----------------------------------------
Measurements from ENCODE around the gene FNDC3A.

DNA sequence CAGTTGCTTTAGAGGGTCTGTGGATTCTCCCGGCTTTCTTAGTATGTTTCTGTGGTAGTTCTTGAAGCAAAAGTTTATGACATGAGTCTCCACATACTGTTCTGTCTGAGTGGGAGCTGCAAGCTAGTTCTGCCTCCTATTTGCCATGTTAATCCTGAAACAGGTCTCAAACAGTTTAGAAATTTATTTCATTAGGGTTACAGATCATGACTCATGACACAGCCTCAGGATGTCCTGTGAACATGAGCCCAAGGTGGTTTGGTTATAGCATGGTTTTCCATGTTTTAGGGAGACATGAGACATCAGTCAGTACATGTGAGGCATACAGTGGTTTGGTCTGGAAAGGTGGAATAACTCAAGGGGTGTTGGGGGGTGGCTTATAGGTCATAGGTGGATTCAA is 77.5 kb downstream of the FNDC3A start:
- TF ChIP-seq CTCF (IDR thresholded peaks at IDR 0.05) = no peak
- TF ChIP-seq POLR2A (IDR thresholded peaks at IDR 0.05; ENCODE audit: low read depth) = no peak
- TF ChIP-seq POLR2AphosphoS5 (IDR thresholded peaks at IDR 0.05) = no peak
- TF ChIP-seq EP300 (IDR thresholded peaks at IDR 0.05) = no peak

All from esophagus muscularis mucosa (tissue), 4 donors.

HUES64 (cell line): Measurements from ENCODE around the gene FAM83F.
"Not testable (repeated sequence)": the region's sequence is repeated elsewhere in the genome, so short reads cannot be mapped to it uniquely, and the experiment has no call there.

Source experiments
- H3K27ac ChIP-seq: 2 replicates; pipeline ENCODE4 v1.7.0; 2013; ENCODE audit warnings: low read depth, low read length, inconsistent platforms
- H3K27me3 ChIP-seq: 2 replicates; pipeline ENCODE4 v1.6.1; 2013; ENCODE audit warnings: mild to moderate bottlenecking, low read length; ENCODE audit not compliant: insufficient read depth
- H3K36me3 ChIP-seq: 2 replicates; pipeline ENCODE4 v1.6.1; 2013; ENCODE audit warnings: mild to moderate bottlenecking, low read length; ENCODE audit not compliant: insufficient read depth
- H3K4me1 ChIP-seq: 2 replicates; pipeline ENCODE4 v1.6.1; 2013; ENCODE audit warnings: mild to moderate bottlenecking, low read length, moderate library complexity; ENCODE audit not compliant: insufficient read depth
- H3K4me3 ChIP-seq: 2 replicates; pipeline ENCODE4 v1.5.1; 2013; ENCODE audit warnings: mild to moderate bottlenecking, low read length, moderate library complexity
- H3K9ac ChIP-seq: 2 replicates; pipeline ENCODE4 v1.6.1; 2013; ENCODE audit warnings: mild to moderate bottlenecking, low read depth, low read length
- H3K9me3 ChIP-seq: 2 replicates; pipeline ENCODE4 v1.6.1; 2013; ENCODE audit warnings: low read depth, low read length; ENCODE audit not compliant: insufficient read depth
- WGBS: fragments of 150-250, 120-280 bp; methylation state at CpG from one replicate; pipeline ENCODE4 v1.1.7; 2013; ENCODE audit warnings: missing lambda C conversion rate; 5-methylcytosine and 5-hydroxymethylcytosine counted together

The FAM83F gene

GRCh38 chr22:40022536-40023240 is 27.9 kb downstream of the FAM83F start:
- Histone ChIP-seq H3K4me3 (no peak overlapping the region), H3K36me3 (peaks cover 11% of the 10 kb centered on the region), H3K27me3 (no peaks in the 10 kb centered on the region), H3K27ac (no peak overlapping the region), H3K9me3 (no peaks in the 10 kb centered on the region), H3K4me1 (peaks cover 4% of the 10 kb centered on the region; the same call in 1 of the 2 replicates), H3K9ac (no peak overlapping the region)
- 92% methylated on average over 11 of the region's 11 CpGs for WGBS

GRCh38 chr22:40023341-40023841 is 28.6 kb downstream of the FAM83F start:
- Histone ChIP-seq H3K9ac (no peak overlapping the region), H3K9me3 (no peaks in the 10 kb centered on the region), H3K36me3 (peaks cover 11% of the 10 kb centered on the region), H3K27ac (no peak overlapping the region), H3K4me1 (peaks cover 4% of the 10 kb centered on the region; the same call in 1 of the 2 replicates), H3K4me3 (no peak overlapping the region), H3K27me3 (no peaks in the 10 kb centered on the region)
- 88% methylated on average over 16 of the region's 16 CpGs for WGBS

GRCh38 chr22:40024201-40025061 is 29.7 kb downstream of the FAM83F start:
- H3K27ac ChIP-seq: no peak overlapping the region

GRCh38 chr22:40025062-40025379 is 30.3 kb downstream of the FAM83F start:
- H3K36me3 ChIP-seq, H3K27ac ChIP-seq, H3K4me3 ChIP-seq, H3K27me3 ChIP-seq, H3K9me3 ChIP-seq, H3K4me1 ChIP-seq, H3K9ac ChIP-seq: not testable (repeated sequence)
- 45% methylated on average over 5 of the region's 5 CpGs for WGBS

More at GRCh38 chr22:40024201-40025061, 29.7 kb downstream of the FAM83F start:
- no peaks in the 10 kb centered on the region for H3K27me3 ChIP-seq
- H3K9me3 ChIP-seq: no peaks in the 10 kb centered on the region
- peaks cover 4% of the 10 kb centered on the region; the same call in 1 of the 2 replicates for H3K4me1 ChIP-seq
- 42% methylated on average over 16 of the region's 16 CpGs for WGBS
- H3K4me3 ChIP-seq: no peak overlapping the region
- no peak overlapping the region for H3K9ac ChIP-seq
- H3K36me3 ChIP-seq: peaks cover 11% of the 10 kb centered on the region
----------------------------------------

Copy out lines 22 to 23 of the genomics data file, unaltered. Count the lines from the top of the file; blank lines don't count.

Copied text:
- 92% methylated on average over 11 of the region's 11 CpGs for WGBS

GRCh38 chr22:40023341-40023841 is 28.6 kb downstream of the FAM83F start: